Even in places where medical cannabis is legal, patients often face an uphill battle to access their medication. Aside from the legal hurdles, many doctors are reluctant or unwilling to prescribe medical cannabis due to the complex bureaucracy involved, a lack of knowledge about the plant, or fear of professional stigmatization.
The issue has become an international one — and around the world, a growing number of health professionals are calling for the medical community to take a more open-minded view toward cannabis.
One of the most recent examples comes from New Zealand. According to a recent survey of 728 New Zealand health professionals — including general practitioners (GPs), medical cannabis specialists, junior doctors, and nurse practitioners — a majority of generalists and specialists alike think that GPs should be able to directly prescribe medical cannabis when becomes widely available in the country. Widespread rollout is expected to start in late 2019 or early 2020, according to The Guardian.
The survey, which was a collaboration between biotech company Helius Therapeutics and research firm Horizon Research, solicited feedback on a proposal for a regulatory framework for medical cannabis, after the December 2018 passage of legislation on the issue. The current proposal allows for doctors and nurse practitioners to prescribe Medsafe-approved medicines (which are approved by a national regulatory authority), but requires a specialist’s sign-off for medicines that aren’t Medsafe-approved.
According to the survey, 64 percent of health professionals said prescribing GPs shouldn’t need sign-off from a specialist — an opinion which 68 percent of specialists agreed with. Additionally, 71 percent of those surveyed said there wouldn’t be enough specialists to cope with patient demand, while 58 percent said sign-off from a specialist would likely lead to delays in access.
Paul Manning, the executive director of the company that commissioned the survey, Helius Therapeutics, said that the results give insight into the capacity of the health sector to cope with expected demand.
“Serious concerns about the lack of capacity in our healthcare system to cope have now been confirmed by the very people who work within it,” he said. “This is a real wake-up call.”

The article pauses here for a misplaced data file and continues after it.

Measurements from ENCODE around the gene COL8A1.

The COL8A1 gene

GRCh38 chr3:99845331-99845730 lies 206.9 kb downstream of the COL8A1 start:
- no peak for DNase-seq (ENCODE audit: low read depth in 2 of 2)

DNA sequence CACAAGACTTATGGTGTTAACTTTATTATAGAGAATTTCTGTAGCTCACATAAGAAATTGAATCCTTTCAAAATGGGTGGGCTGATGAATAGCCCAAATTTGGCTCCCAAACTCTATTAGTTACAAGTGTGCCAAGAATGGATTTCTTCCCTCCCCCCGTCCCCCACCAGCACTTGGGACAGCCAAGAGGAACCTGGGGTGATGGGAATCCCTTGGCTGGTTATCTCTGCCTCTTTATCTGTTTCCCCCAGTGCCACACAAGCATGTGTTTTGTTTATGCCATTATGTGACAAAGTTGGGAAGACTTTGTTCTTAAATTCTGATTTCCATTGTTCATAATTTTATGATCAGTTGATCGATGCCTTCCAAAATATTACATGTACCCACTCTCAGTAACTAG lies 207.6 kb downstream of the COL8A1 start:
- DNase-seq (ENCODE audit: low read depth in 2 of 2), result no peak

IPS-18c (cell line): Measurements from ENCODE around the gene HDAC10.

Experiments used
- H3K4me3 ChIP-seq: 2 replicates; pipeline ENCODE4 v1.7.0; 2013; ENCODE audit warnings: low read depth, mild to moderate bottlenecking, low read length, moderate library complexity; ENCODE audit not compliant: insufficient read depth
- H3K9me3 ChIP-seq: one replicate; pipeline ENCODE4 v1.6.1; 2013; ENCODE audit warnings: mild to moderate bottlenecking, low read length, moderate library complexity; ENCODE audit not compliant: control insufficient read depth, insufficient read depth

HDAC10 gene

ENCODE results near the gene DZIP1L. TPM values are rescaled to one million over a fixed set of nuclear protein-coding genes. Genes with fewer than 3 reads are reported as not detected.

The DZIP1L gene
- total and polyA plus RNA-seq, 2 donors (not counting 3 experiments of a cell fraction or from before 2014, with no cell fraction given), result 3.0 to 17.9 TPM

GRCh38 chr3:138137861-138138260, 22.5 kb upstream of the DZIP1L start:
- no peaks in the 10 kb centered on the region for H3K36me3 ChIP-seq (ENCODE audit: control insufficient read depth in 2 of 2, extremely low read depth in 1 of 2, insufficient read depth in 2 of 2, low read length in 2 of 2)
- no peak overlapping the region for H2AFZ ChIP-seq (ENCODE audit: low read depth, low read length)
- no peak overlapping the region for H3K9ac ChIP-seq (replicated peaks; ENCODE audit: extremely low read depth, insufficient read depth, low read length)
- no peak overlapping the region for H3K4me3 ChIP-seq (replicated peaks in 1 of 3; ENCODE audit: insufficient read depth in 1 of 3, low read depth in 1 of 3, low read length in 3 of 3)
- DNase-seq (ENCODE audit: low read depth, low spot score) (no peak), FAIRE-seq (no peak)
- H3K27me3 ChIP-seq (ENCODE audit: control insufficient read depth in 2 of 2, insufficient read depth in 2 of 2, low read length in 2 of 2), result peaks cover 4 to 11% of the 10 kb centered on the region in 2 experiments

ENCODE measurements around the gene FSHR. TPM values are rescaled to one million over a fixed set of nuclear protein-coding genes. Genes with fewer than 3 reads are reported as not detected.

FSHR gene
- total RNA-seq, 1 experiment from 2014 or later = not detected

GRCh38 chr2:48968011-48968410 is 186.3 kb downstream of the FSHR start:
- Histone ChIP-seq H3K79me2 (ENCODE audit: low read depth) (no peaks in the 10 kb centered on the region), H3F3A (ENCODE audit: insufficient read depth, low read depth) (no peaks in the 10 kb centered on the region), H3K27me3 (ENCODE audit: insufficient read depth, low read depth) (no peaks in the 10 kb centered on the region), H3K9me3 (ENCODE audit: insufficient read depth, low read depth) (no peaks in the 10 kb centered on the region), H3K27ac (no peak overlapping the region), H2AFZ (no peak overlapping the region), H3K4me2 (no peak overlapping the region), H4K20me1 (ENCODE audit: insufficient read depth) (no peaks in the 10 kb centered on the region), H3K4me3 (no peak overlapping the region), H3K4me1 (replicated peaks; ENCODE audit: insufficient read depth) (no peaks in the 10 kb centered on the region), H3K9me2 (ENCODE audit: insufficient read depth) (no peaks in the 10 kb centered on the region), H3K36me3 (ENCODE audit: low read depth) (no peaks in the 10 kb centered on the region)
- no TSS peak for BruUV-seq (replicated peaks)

Similar issues have plagued medical cannabis patients in the United States, with multiple (some would say superfluous) levels of authorization making it difficult for many to get the medicine they need. The problem has been brewing for years — in 2013, the parents of two-year-old Dravet syndrome patient Vivian Wilson campaigned for a change to New Jersey’s medical cannabis law, which stated that minors in need of a prescription must get a psychiatrist’s approval.
“The psychiatrist is just a roadblock,” father Brian Wilson told CNN. “There’s no rhyme or reason to have a psychiatrist be part of this decision. You’re talking about sick kids who aren’t even mentally necessarily capable of talking. Vivian can’t even talk.”
When then-Governor Chris Christie insisted on retaining the psychiatrist rider, the Wilson family relocated to Colorado, where cannabis has been fully legal since 2014. Since then, Vivian has been able to legally use cannabis oil, and has remained mostly seizure-free.
As of July 2019, physician assistants and advanced practice nurses in New Jersey have been able to prescribe medical cannabis — which advocates say will dramatically increase program enrollment.
But just giving doctors the ability to directly prescribe cannabis isn’t enough, according to some.
Dr. Josh Kaplan, Assistant Professor of Behavioral Neuroscience at Western Washington University, chocked up doctors’ medical cannabis aversion to a lack of scientific, peer-reviewed studies on its efficacy. In an article for Leafly, he argued that since cannabis is still federally illegal in most countries (which has stifled cannabis research for much of the last century), the type of double-blind proof that doctors have come to rely on is sadly absent, replaced instead with mostly anecdotal reports.
Again, the problem is an international one. Kaplan’s argument mirrors the testimony given by the U.K.’s Royal College of Physicians during a recent House of Commons inquiry into why medical cannabis wasn’t being more widely prescribed under the country’s recently liberalized laws: “There is a perception that CBMPs [cannabis-based medicinal products] work in areas where there is little or no evidence, and some patients feel they are being denied access to an efficacious drug.”
The testimony exposed a disconnect between doctors’ expectations regarding medical cannabis and those of the public — doctors are awaiting the results of loosened restrictions into clinical trials for cannabis, while the public is convinced by the stories that drove the campaign for legalization.
Patient advocate Shari Berman points to a problem of stigma. On a visit to a teaching hospital in Boston, Berman was told by a nurse practitioner how “desperate” patients were to learn about medical cannabis — and were prevented from doing so by the lack of a designated health professional to consult with.
“The protocol is to write a prescription for sleeping pills or anti-anxiety or pain meds [rather than considering cannabis],” she wrote in an op-ed for STAT. “No one wants to be known as the ‘pot doctor’ or take the risk of recommending marijuana.”
That seems to be the case today — but if the recent New Zealand study is any indication, attitudes toward cannabis within the medical community could be changing faster (and more significantly) than many would imagine.